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If you are interested in radio communications and software development, there is an opportunity for you - the Giant Leap internship project “Automate Radio Protocol Analysis”, where you get to develop methods to automate radio protocol testing. Giant Leap offers opportunities for students from many disciplines. Read more about and apply by February 10.
Time: Fri 2019-02-01 13.30 Location: Kollegiesalen, Brinellvägen 8, KTH Type of event: Defense of dissertations
Through cross-border collaboration and knowledge sharing, the EU-funded ALLIANCE project is positioning one Latvian university as a regional leader in smart transportation.
Swedish SME Opsis has successfully applied FT-NIR technology to beverages and liquid food. They promise pinpoint accuracy in ingredient measurements, with time savings, reduced production cost and increased product quality into the bargain.
In our special feature on blood cancer in issue 65 of Research*eu magazine, we interviewed the CEO of Italian SME Cellply, Dr Massimo Bocchi. He gave us a deeper insight into the company’s novel ex vivo diagnostic system that would be the first ever fully-automated diagnostic system to evaluate the response of fresh tumour specimens to anticancer drugs in a clinical setting. More than a year later, we catch up with him to see how much further along the road to full commercialisation they’ve travelled.
The EU-funded http://optinanopro.eu/ (OptiNanoPro) project has won the prestigious ChemPlast Award in the category of ‘Best technological innovation for development of new materials’, which promotes the use of nanotechnology to improve the features of plastics using ultrasound.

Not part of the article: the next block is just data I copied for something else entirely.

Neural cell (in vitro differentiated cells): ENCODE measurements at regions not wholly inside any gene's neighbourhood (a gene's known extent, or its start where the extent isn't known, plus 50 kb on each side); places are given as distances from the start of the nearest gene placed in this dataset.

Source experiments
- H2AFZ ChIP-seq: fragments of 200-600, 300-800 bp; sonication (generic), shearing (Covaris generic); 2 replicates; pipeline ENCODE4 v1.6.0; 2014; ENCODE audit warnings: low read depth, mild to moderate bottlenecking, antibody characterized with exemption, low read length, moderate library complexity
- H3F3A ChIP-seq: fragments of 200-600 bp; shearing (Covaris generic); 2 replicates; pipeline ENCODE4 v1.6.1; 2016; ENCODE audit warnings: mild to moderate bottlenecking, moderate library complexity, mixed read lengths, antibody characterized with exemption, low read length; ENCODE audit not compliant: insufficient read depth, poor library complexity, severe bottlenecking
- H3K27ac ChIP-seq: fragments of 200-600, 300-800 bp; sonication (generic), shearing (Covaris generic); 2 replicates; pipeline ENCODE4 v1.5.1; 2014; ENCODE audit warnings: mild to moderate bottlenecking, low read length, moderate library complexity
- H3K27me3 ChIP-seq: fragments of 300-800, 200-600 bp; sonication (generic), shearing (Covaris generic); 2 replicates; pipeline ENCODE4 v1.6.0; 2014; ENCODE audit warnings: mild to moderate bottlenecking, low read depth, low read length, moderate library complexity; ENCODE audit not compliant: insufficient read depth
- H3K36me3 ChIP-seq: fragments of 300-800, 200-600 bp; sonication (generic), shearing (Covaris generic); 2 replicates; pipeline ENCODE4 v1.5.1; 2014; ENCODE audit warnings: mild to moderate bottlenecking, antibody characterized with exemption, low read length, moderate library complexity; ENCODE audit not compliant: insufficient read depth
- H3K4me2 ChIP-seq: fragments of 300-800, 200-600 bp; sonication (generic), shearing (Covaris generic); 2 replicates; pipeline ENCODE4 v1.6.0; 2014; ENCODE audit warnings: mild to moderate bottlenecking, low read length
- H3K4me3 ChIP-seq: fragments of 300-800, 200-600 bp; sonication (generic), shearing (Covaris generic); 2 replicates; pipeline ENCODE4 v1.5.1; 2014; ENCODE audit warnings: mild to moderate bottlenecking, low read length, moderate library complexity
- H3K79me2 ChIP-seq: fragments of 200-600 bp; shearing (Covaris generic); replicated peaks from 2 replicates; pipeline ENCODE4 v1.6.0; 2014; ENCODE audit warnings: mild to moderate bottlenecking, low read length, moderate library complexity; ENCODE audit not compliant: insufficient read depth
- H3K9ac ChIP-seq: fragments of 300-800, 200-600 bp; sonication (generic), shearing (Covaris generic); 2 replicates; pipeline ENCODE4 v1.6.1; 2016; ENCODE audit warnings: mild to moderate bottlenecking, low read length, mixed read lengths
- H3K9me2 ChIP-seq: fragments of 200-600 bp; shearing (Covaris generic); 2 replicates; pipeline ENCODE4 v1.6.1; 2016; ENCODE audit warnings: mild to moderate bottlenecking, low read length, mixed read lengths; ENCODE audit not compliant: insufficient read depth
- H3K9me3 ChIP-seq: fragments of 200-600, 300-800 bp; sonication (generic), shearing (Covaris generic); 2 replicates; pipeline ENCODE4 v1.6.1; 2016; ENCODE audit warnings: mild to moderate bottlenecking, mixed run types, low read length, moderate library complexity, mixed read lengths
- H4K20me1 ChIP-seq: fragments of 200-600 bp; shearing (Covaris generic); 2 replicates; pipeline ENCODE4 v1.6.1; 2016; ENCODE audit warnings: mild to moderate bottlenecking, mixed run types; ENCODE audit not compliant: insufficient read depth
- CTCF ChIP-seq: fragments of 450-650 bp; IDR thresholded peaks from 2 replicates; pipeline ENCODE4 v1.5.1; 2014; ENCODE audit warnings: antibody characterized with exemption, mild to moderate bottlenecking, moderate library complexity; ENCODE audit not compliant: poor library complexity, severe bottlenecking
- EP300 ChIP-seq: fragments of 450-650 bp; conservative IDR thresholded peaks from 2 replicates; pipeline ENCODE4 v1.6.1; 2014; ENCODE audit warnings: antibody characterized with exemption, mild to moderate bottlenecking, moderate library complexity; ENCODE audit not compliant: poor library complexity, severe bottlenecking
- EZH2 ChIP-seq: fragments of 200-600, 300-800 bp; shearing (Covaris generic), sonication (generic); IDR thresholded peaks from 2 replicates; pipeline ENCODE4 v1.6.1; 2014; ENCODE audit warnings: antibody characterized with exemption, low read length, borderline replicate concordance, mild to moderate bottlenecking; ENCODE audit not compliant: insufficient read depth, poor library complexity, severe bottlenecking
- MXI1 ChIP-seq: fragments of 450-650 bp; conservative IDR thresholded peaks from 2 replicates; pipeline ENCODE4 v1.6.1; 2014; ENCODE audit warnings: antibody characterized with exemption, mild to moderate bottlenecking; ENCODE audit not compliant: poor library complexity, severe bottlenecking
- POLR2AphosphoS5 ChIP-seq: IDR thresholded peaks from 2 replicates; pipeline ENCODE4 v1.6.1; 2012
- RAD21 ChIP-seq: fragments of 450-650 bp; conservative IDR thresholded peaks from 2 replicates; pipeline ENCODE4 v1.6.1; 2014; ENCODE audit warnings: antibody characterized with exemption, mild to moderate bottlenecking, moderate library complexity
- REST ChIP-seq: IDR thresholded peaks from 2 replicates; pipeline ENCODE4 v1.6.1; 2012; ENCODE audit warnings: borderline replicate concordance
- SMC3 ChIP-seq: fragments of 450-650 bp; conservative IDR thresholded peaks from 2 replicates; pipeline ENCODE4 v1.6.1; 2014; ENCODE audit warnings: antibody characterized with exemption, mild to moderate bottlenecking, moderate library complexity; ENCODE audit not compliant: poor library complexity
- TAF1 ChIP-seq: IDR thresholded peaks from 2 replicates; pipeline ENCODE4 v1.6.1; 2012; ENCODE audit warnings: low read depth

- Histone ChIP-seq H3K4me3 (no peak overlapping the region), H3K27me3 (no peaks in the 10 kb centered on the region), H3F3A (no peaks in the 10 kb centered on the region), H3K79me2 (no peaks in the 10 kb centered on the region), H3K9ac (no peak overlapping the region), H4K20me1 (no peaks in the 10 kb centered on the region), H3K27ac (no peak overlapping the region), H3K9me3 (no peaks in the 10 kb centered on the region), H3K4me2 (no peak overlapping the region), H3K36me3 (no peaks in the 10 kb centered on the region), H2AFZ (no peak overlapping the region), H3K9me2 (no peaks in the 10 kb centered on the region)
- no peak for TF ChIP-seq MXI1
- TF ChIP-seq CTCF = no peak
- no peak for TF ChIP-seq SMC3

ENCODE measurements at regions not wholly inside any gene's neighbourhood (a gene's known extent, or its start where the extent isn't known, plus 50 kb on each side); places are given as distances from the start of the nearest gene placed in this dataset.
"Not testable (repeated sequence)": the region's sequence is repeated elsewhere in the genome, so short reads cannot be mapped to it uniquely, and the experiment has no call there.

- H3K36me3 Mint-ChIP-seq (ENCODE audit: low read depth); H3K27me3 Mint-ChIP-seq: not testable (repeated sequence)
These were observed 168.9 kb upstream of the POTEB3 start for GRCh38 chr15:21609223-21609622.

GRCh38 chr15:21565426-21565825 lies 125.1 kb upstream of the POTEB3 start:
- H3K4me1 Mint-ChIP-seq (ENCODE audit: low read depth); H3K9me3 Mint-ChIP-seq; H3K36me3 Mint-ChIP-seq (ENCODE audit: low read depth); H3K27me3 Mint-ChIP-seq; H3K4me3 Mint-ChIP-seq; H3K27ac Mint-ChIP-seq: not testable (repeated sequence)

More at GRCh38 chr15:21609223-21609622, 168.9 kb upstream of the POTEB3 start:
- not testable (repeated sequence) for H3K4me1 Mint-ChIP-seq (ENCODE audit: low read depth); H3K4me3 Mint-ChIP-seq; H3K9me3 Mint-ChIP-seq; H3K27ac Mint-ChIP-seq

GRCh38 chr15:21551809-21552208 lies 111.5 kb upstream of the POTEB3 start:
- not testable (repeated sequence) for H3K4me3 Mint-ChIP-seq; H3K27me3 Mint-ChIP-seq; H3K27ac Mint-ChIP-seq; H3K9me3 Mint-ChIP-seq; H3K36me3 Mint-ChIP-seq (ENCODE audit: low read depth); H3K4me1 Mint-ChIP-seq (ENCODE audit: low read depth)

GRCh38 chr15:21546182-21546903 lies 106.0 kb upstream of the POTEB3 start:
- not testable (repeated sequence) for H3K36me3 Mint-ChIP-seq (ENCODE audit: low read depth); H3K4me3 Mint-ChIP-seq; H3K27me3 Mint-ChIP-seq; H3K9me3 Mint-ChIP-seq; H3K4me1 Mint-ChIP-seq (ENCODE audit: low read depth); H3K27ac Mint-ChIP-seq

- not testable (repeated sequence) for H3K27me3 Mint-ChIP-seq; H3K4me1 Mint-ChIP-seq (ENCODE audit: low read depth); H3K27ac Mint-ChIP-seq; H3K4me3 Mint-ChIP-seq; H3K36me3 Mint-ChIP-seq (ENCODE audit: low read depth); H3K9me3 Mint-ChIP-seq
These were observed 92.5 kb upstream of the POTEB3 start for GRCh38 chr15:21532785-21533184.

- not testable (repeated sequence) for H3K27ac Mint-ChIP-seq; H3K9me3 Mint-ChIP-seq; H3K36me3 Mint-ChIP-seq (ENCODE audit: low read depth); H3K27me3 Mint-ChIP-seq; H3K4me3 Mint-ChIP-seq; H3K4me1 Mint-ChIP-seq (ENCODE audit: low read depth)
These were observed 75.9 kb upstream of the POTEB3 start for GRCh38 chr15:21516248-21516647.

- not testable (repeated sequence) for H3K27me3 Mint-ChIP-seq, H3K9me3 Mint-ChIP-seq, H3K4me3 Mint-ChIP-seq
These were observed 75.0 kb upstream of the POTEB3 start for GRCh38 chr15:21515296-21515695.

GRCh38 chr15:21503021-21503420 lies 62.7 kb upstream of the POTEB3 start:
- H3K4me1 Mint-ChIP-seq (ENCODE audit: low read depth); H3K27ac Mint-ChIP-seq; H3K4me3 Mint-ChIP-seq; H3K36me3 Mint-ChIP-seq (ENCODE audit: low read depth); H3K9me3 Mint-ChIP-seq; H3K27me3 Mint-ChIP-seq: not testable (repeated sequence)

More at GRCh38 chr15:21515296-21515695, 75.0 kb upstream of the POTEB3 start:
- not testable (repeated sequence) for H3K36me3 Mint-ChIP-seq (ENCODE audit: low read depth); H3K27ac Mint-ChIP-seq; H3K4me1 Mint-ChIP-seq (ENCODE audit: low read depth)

As it enters its 25th year on the web, the CORDIS website has got a great new look! The new design aims to improve your user experience by making it easier to find the information most relevant to you and to highlight the many multilingual articles and publications that bring EU research results to the professionals who can use them and drive them forward.
Time: Fri 2019-02-01 10.00 Location: Kollegiesalen, Brinellvägen 8, KTH, Stockholm Type of event: Dissertations
What happens to those who behave unselfishly and make sacrifices for the sake of others? According to an interdisciplinary study by researchers from Stockholm University, the Institute for Futures Studies and the University of South Carolina, unselfish people tend both to have more children and to receive higher salaries, in comparison to more selfish people. The results have now been published in the Journal of Personality and Social Psychology.
Time: Tue 2019-02-05 18.00 - 19.30 Location: F3, Lindstedtsvägen 26 Type of event: Conferences and events